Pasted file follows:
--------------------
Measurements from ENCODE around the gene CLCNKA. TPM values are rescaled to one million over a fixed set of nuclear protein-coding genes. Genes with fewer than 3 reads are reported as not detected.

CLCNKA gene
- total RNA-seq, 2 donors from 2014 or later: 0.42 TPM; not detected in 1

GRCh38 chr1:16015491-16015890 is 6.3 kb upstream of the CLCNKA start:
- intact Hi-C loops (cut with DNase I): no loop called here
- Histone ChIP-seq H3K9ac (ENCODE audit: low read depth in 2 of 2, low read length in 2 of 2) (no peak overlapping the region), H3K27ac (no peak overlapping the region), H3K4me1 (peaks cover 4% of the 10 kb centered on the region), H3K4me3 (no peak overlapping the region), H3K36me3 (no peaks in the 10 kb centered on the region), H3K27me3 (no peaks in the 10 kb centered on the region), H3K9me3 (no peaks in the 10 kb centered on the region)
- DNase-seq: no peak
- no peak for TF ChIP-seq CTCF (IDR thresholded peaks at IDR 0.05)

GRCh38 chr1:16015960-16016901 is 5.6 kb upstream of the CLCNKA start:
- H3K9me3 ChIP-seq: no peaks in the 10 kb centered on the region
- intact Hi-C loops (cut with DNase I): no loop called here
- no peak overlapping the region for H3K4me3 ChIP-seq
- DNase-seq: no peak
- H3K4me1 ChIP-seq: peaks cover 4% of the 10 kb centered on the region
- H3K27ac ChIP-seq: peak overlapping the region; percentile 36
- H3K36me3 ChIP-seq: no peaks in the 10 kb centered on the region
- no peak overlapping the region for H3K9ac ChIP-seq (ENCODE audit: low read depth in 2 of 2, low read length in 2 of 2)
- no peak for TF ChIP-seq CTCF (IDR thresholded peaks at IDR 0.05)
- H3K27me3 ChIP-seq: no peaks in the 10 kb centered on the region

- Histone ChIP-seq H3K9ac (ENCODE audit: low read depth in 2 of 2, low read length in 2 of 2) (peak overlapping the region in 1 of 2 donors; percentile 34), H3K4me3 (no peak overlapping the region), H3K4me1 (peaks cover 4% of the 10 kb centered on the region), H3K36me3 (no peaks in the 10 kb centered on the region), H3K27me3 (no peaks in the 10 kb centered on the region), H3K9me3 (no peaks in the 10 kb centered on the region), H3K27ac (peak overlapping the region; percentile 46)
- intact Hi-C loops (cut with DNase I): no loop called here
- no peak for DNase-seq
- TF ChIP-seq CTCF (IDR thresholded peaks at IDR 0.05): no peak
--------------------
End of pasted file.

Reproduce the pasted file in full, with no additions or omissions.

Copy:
Measurements from ENCODE around the gene CLCNKA. TPM values are rescaled to one million over a fixed set of nuclear protein-coding genes. Genes with fewer than 3 reads are reported as not detected.

CLCNKA gene
- total RNA-seq, 2 donors from 2014 or later: 0.42 TPM; not detected in 1

GRCh38 chr1:16015491-16015890 is 6.3 kb upstream of the CLCNKA start:
- intact Hi-C loops (cut with DNase I): no loop called here
- Histone ChIP-seq H3K9ac (ENCODE audit: low read depth in 2 of 2, low read length in 2 of 2) (no peak overlapping the region), H3K27ac (no peak overlapping the region), H3K4me1 (peaks cover 4% of the 10 kb centered on the region), H3K4me3 (no peak overlapping the region), H3K36me3 (no peaks in the 10 kb centered on the region), H3K27me3 (no peaks in the 10 kb centered on the region), H3K9me3 (no peaks in the 10 kb centered on the region)
- DNase-seq: no peak
- no peak for TF ChIP-seq CTCF (IDR thresholded peaks at IDR 0.05)

GRCh38 chr1:16015960-16016901 is 5.6 kb upstream of the CLCNKA start:
- H3K9me3 ChIP-seq: no peaks in the 10 kb centered on the region
- intact Hi-C loops (cut with DNase I): no loop called here
- no peak overlapping the region for H3K4me3 ChIP-seq
- DNase-seq: no peak
- H3K4me1 ChIP-seq: peaks cover 4% of the 10 kb centered on the region
- H3K27ac ChIP-seq: peak overlapping the region; percentile 36
- H3K36me3 ChIP-seq: no peaks in the 10 kb centered on the region
- no peak overlapping the region for H3K9ac ChIP-seq (ENCODE audit: low read depth in 2 of 2, low read length in 2 of 2)
- no peak for TF ChIP-seq CTCF (IDR thresholded peaks at IDR 0.05)
- H3K27me3 ChIP-seq: no peaks in the 10 kb centered on the region

- Histone ChIP-seq H3K9ac (ENCODE audit: low read depth in 2 of 2, low read length in 2 of 2) (peak overlapping the region in 1 of 2 donors; percentile 34), H3K4me3 (no peak overlapping the region), H3K4me1 (peaks cover 4% of the 10 kb centered on the region), H3K36me3 (no peaks in the 10 kb centered on the region), H3K27me3 (no peaks in the 10 kb centered on the region), H3K9me3 (no peaks in the 10 kb centered on the region), H3K27ac (peak overlapping the region; percentile 46)
- intact Hi-C loops (cut with DNase I): no loop called here
- no peak for DNase-seq
- TF ChIP-seq CTCF (IDR thresholded peaks at IDR 0.05): no peak